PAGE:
Governor Will Let Financial Disclosure Bill Become Law

Gov. Neil Abercrombie
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Gov. Neil Abercrombie
Gov. Neil Abercrombie

HONOLULU – Gov. Neil Abercrombie will allow Senate Bill 2682 Relating to Financial Disclosure Statements to become law, the governor said today in a letter to Senate President Donna Mercado Kim and House Speaker Joe Souki.

The bill will require members of 15 state boards and commissions to disclose their financial interest. Some of the boards  include the Board of Land and Natural Resources, University of Hawaii Board of Regents, Board of Education, Hawaii Community Development Authority and Public Utilities Commission.


The governor had the bill on his possible veto list, but was criticized by his primary gubernatorial opponent, Senate Ways and Means Chair David Ige, and Senate Minority Leader Sam Slom, for his lack of transparency.

Ige said in a June 26 statement: “I think it’s incredible that the governor is planning to veto a bill that increases government transparency and accountability and  was unanimously passed in both the House and the Senate. The Legislature listened to the many citizens who want a more open government, and I call on the governor to do the same. If the governor’s concern is that the bill will discourage certain individuals from accepting these positions, then so be it. We need people in our government who are willing to be forthcoming and transparent. If I were governor, I would have signed this bill immediately because I believe in an open government that is held accountable and  discourages conflicts of interest.”
Slom said in a June 24 statement: “Why shouldn’t the public and the media know if state board or commission members or their immediate family members have a financial interest or an association that may affect the member’s decision making?  This is just an example of the ‘same old, same old’ where the Governor and his appointees get to wield power with a distinct lack of public scrutiny.  Let’s face it, this veto doesn’t help the people of Hawaii establish any confidence in their government.”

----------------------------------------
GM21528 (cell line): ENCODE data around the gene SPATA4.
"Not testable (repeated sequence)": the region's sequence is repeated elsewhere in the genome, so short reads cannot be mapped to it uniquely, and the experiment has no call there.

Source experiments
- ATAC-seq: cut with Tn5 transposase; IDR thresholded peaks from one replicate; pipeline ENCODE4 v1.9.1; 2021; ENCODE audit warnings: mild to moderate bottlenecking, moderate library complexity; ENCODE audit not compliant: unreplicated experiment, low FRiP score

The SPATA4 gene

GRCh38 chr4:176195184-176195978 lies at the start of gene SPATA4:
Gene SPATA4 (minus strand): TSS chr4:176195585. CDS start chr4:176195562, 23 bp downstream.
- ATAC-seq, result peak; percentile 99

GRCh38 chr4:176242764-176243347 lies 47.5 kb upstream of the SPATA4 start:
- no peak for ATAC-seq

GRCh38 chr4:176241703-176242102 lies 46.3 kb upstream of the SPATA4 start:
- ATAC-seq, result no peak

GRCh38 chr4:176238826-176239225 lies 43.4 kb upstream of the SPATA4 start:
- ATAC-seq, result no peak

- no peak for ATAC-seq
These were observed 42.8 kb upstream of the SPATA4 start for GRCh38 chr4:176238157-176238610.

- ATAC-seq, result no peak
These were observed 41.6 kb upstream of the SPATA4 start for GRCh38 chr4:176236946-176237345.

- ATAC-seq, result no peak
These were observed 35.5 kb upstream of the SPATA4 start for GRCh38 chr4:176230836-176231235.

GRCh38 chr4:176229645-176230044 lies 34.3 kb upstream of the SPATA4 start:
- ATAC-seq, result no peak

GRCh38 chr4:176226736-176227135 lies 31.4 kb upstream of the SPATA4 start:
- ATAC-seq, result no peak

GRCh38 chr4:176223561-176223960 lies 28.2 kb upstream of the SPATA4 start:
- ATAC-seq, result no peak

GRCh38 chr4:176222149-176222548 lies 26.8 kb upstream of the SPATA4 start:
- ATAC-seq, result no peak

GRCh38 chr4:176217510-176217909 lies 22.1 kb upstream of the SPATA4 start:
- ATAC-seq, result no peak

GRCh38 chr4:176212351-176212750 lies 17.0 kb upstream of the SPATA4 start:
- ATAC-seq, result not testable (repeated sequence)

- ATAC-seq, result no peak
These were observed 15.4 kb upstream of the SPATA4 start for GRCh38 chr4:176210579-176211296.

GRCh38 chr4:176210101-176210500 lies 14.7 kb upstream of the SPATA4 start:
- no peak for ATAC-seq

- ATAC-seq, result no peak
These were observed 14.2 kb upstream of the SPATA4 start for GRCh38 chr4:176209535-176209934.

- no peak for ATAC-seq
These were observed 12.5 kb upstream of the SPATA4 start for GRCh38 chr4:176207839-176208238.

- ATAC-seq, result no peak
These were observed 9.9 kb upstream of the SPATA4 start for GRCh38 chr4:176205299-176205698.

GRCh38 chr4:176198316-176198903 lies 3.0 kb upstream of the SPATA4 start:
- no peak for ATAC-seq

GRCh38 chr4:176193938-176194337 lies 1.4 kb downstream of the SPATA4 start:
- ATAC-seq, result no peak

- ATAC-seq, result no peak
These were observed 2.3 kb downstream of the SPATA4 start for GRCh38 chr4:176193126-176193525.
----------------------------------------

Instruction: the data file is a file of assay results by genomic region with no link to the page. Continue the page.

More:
The governor said Monday the measure will become law without his signature.

In the letter, to legislative leaders, Abercrombie said: “When it comes to the role of volunteer participation in the policy and decision-making process of governing in a democracy, the power of government to intrude in people’s lives becomes far more than a technical issue. It goes beyond labels of left and right. The whole rationale of democratic governance, after all, is to ensure the protection of individual rights, particularly in matters of personal information and dignity.

“There are tough issues to be considered in this bill with competing values: Legitimate inquiry into possible conflicts regarding the public interest versus legitimate concerns about personal information on family, finances, credit history and medical records becoming cannon fodder in political battles.

“It seems reasonable in these circumstances then, to allow this bill to become law with the object of reviewing the disclosure documents to determine what information serves the public interest, what limitations are relevant and most importantly, what constitutes conflict. The issue then, is not about disclosure, but to what end and by what means.”





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